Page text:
- Extract cutting contour: The die cutting contours already mentioned should not be printed, but are of course necessary for production. The coordinates encoded in the PDF must therefore be converted into a format that the die-cutting machine can process. PDF is rarely suitable for this while SVG, DXF or other formats are more common.
- Derive bleed : In label printing, the actual printed objects are typically not rectangular: it is indicated by the cutting contour and can have all kinds of shapes and, moreover, can have holes in them. Die-cutting machines require a tolerance range. Therefore, bleed is required to ensure that the ink to be printed reliably reaches the edge of the die-cut label. Automatically creating such bleed is not as straightforward as for rectangular print shapes because the engine will have to deal with overlapping bleed along the cutting contour.
- Deriving new objects: In many cases, the material to be output must first be added. In label printing, for example, when outputting on transparent substrates a white form might be needed. Other examples are deriving partial varnish forms or the die cutting contour from the printed shape. In order to create such content in an automated way first existing vector or image elements are filtered according to relevance and converted a shape. This shape can then be enlarged or reduced to be – depending on the requirements of the job – slightly outside or inside of the print shape. Sometimes it may be necessary to invert the shape – for example, the color white may be added only or in addition where there are no objects on the page. In other cases the (expensive) white should only be printed where other inks are not already sufficiently present, e.g. if the total coverage of all other inks is below 200%. The automation engine should allow for setting appropriate thresholds.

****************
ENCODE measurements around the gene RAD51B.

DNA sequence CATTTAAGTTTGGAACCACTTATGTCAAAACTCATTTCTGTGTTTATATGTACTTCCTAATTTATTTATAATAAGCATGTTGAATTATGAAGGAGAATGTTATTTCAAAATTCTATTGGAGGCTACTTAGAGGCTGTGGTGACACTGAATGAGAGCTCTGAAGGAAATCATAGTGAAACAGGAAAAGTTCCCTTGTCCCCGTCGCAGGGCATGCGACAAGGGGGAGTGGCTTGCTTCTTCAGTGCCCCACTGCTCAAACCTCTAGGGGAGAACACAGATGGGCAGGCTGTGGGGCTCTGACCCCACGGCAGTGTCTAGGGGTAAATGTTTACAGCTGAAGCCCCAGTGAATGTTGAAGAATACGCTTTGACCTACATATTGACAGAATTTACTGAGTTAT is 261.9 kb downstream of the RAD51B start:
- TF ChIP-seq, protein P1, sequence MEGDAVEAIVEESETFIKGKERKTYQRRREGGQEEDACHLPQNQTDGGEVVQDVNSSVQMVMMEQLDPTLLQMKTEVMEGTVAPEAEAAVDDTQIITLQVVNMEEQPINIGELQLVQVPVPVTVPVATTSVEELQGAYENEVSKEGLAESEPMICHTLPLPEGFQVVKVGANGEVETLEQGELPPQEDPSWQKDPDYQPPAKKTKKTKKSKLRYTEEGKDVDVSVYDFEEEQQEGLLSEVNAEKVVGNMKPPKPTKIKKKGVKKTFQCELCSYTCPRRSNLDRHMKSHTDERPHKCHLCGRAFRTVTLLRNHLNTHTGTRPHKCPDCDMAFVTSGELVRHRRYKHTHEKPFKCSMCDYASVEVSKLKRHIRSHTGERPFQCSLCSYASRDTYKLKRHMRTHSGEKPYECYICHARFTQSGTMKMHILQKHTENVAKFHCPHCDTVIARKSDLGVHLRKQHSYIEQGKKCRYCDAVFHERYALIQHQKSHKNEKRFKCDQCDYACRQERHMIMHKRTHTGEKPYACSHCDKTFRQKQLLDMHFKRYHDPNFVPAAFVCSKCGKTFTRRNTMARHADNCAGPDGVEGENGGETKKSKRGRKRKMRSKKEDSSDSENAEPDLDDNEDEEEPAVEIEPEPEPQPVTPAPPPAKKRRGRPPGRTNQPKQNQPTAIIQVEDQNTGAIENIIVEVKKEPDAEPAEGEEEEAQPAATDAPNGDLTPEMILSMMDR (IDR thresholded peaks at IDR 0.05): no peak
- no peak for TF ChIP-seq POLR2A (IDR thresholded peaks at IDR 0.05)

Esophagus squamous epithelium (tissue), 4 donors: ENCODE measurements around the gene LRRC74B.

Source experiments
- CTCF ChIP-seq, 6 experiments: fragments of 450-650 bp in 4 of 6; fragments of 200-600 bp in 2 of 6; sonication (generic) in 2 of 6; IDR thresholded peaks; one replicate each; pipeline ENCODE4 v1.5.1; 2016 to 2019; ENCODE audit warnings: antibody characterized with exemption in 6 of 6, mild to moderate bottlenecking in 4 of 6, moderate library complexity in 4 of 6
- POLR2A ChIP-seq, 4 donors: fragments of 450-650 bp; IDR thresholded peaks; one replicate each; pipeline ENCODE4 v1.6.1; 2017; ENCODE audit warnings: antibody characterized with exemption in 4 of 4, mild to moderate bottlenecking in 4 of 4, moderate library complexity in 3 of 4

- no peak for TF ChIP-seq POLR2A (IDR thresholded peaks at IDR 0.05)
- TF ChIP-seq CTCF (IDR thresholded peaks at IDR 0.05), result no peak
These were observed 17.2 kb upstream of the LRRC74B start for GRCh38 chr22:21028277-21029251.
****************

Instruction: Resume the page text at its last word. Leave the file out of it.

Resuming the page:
- Nesting: Finally, nesting, i.e. assembly, is about automatically placing the motifs in such a way that the area of the substrate is optimally utilized, thus generating as little waste as possible.
Let me close with a view into the future. The distinction between print and other data is essential for the automation of label printing. Such “non-print data” (e.g. the cutting contour) is today mostly indicated using spot colors. Any automation engine struggles with the fact that the name of the spot colors depends on the habits and creativity of its creator only. One of the first steps in any automated label production workflow therefore is to identify spot colors used for “non print data”, e.g. identify the cutting contour from spot color names like “punch”, “cutting edge”, “die-cutting contour” or else.
For some time now an international standard “Processing Steps” (ISO 19593) exists that addresses this issue by specifying standard names for non print data. These standard names are to be added as new metadata to PDF layers, our cutting contour example will use “Structural:Cutting”. If used in the print layouts submitted to the printer “Processing Steps” enables even more extensive automation and more and more applications already support this standard. In addition, further individualization and variabilization of print data is generally expected. Last but not least, the general trend towards automation will also continue and intensify (not only) in label printing.